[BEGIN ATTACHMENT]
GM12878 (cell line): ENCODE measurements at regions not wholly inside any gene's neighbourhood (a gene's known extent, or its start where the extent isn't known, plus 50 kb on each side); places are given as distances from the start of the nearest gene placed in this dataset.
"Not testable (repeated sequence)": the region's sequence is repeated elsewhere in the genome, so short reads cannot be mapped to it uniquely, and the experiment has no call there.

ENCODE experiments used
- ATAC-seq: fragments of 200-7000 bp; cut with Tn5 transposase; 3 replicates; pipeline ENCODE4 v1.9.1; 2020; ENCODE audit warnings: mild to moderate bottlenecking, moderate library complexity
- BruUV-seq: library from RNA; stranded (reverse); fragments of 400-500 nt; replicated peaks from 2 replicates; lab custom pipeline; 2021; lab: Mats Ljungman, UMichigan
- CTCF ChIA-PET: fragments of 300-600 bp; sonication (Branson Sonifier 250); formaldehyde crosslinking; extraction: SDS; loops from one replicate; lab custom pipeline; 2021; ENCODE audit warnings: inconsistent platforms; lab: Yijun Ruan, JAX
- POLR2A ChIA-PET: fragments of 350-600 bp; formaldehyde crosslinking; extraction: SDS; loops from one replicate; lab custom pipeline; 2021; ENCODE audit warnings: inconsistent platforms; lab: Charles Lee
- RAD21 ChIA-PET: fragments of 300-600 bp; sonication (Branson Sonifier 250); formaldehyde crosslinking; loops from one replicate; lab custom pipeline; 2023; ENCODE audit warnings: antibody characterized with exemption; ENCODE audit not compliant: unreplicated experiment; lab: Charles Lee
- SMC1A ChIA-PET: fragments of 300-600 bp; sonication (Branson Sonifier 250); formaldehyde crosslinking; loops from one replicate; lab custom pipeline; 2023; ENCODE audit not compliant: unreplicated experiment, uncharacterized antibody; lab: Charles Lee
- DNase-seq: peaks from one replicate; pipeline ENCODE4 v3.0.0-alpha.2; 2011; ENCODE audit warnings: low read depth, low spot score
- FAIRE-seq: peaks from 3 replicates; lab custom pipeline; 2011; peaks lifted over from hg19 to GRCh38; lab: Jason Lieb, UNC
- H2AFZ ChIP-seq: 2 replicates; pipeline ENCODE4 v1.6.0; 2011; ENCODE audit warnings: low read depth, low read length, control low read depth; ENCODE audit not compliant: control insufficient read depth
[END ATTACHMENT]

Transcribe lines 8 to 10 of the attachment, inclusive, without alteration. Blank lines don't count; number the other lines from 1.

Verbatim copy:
- RAD21 ChIA-PET: fragments of 300-600 bp; sonication (Branson Sonifier 250); formaldehyde crosslinking; loops from one replicate; lab custom pipeline; 2023; ENCODE audit warnings: antibody characterized with exemption; ENCODE audit not compliant: unreplicated experiment; lab: Charles Lee
- SMC1A ChIA-PET: fragments of 300-600 bp; sonication (Branson Sonifier 250); formaldehyde crosslinking; loops from one replicate; lab custom pipeline; 2023; ENCODE audit not compliant: unreplicated experiment, uncharacterized antibody; lab: Charles Lee
- DNase-seq: peaks from one replicate; pipeline ENCODE4 v3.0.0-alpha.2; 2011; ENCODE audit warnings: low read depth, low spot score